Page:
The more we persist in misunderstanding the phenomena of life…the more we involve ourselves in sadness, absurdity, and despair. But it does not matter much, because no despair of ours can alter the reality of things, or stain the joy of the cosmic dance which is always there. Indeed, we are in the midst of it, and it is in the midst of us, for it beats in our very blood, whether we want it to or not. Yet the fact remains that we are invited to forget ourselves on purpose, cast our awful solemnity to the winds, and join in the general dance.


—Thomas Merton, from New Seeds of Contemplation

Dear Self: so yeah, today’s a birthday. You’re doing the smart thing, paying down on the sleep debt you’ve accrued for the past week or so (20 hours of shut-eye over six nights? Seriously?), reflecting on the time that’s passed since the last time you were here, thinking on how you might invest the next 365 days. Time to remember all the steps you take towards your better self. Today’s theme is rededication. But don’t spend all afternoon. The sun’s shining, and the skies are blue— invitation to get outside and soak it all in. Or, as Merton says, join the general dance."
thomasmerton  contemplation  life  living  purpose  focus  mindfulness  presence  sadness  absurdity  despair 
june 2014 by robertogreco
How ‘platooning’ and data walls are changing elementary school
"Given the obsession with assessment measures in public schools, it’s not surprising that mastering the ‘art’ of data walls is becoming a preoccupation of teachers. Blogs and other popular resource magazines encourage teachers to create student data cards that can be easily moved to reflect new assessment data in each child’s ‘dynamic’ race-to-the-top (of the wall). Reform ‘experts’ and administrators who advocate ‘making data public’ offer no research support for this practice and mistakenly believe that a scoreboard style visual will motivate teachers and students. Nearly as disturbing, is the growing trend among teachers to proudly post their data walls on pinterest. Note that this website advertises itself as “a tool for collecting and organizing things you love.” Is this what we want our elementary teachers to love? Is this really how taxpayers want their teachers to be spending their professional time?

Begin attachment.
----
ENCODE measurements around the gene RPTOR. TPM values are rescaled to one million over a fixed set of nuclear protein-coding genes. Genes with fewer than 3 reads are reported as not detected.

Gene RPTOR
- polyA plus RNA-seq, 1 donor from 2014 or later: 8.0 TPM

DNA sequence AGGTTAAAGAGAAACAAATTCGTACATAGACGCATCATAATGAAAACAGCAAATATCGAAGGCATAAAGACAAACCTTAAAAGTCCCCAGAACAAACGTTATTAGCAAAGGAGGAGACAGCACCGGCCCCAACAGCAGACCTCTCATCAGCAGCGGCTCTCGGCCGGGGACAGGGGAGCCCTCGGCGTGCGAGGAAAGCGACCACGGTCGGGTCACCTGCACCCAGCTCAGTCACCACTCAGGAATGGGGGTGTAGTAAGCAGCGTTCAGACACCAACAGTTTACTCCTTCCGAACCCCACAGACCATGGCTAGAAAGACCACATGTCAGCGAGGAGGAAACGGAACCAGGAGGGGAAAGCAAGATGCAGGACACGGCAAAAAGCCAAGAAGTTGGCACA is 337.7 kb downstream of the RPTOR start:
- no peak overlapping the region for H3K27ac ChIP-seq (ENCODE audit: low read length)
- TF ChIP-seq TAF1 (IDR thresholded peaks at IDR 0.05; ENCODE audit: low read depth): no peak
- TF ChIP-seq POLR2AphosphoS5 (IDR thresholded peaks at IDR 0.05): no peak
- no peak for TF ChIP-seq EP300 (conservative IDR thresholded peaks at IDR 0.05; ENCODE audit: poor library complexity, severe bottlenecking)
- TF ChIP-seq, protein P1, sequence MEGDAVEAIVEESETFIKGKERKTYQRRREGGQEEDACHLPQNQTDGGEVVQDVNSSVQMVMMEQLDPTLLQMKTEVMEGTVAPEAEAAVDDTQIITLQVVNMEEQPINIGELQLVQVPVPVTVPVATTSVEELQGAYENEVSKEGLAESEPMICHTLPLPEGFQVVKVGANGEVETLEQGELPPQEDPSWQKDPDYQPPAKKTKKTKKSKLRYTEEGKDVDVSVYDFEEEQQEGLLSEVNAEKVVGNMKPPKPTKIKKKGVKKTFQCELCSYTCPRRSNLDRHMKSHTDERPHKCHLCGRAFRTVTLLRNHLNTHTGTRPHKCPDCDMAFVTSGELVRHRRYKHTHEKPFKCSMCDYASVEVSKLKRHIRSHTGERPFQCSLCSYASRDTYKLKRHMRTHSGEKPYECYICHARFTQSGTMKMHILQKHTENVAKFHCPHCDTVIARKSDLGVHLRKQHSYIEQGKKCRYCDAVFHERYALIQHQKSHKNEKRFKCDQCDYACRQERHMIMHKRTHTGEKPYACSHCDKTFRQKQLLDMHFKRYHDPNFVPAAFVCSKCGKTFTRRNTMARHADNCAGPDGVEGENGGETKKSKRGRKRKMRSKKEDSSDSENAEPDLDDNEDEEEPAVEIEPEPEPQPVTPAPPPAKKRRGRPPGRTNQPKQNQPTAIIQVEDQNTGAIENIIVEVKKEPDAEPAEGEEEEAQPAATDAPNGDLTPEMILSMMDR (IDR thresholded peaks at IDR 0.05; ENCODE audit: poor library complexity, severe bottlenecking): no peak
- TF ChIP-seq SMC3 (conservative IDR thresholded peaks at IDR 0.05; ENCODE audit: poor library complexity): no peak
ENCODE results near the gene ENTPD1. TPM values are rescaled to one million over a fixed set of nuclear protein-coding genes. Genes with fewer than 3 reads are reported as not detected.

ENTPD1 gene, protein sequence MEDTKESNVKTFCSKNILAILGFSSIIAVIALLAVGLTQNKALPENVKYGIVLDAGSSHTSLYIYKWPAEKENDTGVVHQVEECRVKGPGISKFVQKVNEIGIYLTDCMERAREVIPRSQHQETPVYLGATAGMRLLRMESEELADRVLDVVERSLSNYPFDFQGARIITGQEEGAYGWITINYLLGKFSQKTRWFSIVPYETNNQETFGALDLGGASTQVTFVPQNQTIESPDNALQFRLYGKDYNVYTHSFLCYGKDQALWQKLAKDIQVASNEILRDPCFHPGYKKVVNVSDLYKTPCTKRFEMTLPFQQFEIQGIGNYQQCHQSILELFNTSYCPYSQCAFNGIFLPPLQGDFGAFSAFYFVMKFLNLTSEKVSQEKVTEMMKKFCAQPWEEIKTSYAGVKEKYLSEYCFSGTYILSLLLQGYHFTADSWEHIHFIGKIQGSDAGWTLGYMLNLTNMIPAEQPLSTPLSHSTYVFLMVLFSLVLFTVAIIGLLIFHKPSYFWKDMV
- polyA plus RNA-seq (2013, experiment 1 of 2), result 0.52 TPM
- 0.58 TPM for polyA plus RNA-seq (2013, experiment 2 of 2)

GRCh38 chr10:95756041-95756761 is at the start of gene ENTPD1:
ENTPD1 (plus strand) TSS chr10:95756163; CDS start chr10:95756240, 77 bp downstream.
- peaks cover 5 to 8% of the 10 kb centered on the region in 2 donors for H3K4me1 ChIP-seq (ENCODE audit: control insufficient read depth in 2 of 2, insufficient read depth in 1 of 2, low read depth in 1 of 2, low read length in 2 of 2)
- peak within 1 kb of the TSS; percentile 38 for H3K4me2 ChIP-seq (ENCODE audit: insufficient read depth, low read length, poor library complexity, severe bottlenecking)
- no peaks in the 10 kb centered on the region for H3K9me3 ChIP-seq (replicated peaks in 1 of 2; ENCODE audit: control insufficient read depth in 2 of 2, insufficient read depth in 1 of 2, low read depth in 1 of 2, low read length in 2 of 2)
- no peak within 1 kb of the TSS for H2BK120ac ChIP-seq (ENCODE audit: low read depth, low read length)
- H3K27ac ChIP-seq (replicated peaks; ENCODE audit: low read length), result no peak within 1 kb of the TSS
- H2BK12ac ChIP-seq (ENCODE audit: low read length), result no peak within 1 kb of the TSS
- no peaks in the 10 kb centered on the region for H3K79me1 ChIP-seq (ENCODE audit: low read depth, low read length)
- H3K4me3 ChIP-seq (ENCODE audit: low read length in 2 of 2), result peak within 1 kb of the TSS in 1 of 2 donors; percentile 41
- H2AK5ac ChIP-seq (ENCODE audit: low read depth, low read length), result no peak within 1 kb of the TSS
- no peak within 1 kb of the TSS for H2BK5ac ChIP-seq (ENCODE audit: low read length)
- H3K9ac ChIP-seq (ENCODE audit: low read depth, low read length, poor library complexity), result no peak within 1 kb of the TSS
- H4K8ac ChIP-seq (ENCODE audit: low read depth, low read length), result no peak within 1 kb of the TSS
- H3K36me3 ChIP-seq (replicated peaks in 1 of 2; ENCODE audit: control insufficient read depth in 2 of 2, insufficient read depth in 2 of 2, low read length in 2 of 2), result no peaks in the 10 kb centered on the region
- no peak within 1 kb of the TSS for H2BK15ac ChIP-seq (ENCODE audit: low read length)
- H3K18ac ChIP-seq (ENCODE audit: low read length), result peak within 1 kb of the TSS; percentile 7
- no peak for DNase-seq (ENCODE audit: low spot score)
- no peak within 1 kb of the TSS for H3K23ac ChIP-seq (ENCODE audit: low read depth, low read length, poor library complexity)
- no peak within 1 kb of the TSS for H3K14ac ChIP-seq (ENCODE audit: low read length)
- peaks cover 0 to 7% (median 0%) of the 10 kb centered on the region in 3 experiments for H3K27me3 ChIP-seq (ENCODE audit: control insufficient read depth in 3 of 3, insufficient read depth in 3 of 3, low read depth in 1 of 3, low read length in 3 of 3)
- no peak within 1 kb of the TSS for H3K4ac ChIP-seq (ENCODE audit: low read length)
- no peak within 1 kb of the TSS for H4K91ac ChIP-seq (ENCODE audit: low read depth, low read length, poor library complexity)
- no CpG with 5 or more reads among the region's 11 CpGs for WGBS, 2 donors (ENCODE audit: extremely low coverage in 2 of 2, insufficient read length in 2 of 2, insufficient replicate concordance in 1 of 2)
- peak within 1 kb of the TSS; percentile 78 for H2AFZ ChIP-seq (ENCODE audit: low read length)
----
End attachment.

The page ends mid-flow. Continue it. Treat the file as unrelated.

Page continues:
Many educators and concerned citizens see data walls as a reprehensible way to shame and humiliate children, and not all communities are willing to comply. Agustin Morales, an English teacher at Maurice A. Donahue Elementary School in Holyoke, Massachusetts, opposes data walls along with many colleagues in his district, citing them as a cruel way to put students’ vulnerabilities on display in a high stakes testing climate, or, what teacher educator Barbara Madeloni describes as “predatory educational reform.”

Another elementary school “‘innovation” that prioritizes test scores over children is “platooning,” which ends the long-standing primary grade practice of homerooms where a teacher works with the same group of students throughout the year in all of the major subject areas. Instead, each group of students, or “platoon,” moves every 45 minutes or so to a different classroom to receive instruction from a “teacher specialist” in math, language arts, social studies, science, music, art and physical education. Under platooning, even teachers of our youngest schoolchildren are no longer charged with knowing, caring for, and understanding the nuances of their students; instead, teachers deliver specialized content that students are expected to absorb in discrete, ever more hurried periods of time. Ironically, 30 minutes of each school day is lost during these many hallway transitions.

What has precipitated platooning for children as young as 5 and 6 years old and radically altered a core feature of elementary schools? Once again, high-stakes testing and the penalties that face teachers and administrators, especially under the new Common Core State Standards, drives the creation of what could be described as elementary school boot camps for high stakes testing. Platooning students has been underway in many fourth- and fifth-grade classrooms for the last decade as administrators try to game escalating testing pressure in language arts and math by having their “best” teachers instruct all students in these two areas. The remaining grade level teachers are assigned the social studies and science curricula; however, much of their time was and continues to be spent supplementing the efforts of their language arts and math colleagues (again, to improve test scores in these two areas)."



"Who exactly is willing to publicly defend platooning, a school practice that has early elementary teachers and students chasing high-stakes test scores that don’t even begin until third grade, and requires young children to walk the halls 30 minutes of each day to reach their teachers? Do the children of our national leaders and affluent parents who send their kids to private schools get platooned like this, or have their educational experiences reduced to index cards on data walls? Of course not. Why don’t we, as a nation, demand that all students be given the educational opportunities that the children of many national leaders receive at private and affluent public schools?"
via:ablerism  us  education  testing  standardizedtesting  edreform  2014  platooning  pinterest  competition  publishaming  teaching  joeonosko  paulasalvio  cliostearns  policy  absurdity